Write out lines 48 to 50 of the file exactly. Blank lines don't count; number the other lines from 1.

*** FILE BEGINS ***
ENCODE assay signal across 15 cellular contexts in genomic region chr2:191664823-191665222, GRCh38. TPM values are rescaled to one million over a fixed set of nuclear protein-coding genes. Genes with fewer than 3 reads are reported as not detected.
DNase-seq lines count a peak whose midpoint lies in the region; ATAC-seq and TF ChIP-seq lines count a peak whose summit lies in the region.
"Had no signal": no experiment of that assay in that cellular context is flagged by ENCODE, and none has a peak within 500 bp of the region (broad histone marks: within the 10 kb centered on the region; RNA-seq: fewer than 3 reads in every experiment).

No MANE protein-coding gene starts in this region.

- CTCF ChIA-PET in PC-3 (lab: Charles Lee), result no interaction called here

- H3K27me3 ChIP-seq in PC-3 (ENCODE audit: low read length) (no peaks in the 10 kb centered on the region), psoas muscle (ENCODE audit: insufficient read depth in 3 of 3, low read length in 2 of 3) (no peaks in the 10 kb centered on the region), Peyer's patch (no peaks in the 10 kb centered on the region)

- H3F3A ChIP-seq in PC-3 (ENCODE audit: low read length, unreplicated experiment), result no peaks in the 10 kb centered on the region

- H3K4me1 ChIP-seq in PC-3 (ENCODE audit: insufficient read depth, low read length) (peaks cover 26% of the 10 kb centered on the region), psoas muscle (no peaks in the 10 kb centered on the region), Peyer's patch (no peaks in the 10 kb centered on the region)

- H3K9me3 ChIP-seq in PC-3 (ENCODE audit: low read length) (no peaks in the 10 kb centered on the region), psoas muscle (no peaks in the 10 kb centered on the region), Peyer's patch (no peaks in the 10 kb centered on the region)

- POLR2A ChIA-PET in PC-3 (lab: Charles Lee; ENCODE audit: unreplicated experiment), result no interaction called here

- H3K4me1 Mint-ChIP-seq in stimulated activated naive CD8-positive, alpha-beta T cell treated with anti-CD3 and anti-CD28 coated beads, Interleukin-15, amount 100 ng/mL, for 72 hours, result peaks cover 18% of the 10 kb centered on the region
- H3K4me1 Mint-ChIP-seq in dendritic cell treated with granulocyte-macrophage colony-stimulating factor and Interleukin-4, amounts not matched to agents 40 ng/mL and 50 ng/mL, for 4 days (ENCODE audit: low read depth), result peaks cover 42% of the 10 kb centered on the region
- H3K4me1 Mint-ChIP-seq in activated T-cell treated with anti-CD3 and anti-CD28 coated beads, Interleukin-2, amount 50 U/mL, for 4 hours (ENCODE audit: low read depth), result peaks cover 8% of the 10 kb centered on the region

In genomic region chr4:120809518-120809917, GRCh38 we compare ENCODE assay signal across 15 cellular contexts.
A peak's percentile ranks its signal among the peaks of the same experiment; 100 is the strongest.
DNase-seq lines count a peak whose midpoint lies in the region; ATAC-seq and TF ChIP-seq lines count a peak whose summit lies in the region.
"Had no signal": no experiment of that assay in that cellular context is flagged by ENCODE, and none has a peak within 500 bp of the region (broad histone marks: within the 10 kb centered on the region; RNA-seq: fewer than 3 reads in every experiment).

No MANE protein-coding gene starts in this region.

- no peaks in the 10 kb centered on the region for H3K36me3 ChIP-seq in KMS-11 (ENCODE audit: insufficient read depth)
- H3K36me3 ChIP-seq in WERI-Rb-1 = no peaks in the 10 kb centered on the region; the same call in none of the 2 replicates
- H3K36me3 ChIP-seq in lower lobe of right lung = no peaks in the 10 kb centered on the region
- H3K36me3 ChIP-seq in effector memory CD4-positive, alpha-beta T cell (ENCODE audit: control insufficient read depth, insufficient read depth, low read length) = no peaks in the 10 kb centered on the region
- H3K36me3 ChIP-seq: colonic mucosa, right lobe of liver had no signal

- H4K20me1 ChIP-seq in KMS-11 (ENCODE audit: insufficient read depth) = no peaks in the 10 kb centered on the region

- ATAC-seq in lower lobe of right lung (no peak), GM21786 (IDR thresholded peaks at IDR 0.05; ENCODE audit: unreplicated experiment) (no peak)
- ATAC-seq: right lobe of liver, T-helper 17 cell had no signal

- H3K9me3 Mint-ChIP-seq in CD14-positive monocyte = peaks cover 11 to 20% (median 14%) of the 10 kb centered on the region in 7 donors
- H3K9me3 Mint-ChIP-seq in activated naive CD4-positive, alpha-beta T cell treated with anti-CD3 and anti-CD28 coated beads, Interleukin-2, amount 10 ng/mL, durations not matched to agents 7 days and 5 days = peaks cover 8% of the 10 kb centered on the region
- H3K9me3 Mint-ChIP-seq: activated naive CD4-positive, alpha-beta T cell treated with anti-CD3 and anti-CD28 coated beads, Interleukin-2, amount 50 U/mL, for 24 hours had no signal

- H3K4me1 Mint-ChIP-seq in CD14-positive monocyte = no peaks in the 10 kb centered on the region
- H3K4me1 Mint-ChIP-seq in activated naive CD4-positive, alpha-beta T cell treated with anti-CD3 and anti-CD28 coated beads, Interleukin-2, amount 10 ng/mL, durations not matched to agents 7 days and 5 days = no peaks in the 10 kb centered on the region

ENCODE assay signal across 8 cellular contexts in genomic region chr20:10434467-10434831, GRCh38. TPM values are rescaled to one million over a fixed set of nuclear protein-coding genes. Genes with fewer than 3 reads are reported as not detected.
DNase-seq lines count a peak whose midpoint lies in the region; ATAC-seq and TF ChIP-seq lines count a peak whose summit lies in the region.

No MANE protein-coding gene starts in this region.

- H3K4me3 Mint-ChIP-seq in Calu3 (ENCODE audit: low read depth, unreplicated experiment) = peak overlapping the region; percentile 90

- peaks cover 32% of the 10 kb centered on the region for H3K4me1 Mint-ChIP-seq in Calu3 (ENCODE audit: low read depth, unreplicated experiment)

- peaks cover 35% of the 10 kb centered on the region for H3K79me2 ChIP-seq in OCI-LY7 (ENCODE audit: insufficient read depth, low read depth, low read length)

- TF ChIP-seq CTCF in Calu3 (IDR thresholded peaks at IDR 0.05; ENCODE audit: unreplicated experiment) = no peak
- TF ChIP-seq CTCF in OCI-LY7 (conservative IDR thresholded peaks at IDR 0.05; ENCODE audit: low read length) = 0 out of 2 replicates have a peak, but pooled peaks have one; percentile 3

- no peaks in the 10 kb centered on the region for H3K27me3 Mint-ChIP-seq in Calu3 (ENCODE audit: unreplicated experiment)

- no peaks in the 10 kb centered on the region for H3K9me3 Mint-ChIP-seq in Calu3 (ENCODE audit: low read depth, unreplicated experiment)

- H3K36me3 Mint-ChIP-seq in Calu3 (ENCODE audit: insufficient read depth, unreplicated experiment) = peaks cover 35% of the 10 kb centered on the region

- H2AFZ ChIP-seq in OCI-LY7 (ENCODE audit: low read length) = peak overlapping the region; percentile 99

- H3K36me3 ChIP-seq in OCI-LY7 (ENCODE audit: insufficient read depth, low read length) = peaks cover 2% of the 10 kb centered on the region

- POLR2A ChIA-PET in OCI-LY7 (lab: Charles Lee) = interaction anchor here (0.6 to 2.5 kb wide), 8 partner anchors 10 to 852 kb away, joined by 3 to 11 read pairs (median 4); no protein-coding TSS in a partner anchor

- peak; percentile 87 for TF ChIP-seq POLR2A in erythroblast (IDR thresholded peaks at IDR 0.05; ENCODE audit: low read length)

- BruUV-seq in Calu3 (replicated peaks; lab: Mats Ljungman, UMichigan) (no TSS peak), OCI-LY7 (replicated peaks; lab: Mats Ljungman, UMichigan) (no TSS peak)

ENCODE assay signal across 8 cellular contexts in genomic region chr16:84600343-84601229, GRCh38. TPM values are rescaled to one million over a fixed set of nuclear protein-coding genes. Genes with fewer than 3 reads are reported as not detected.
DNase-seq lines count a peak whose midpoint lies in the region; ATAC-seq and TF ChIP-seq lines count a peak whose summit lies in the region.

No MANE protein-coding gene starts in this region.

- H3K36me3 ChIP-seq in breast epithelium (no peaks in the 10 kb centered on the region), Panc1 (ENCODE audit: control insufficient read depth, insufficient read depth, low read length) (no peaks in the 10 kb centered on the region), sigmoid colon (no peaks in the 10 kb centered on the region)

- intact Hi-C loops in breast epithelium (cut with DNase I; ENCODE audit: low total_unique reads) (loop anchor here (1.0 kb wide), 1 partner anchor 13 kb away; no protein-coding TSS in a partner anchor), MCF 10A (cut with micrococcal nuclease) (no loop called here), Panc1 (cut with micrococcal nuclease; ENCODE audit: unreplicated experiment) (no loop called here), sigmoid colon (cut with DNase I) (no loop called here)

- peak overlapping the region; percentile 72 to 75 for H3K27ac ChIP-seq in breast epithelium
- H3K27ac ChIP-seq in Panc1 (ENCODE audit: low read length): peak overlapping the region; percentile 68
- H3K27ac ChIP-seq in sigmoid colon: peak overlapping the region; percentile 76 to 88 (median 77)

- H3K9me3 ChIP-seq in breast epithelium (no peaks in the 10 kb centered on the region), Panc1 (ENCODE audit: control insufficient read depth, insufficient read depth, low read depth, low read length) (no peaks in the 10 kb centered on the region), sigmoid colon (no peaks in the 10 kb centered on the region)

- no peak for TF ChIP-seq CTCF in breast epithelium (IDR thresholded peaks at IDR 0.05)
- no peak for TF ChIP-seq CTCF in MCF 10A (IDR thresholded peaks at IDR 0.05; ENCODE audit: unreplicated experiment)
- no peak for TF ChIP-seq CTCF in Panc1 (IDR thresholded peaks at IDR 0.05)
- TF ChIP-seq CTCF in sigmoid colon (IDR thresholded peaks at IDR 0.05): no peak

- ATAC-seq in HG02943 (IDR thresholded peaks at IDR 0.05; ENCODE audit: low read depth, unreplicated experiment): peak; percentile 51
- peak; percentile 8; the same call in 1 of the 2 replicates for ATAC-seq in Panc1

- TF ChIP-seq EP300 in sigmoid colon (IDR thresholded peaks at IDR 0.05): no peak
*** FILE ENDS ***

ENCODE assay signal across 8 cellular contexts in genomic region chr16:84600343-84601229, GRCh38. TPM values are rescaled to one million over a fixed set of nuclear protein-coding genes. Genes with fewer than 3 reads are reported as not detected.
DNase-seq lines count a peak whose midpoint lies in the region; ATAC-seq and TF ChIP-seq lines count a peak whose summit lies in the region.

No MANE protein-coding gene starts in this region.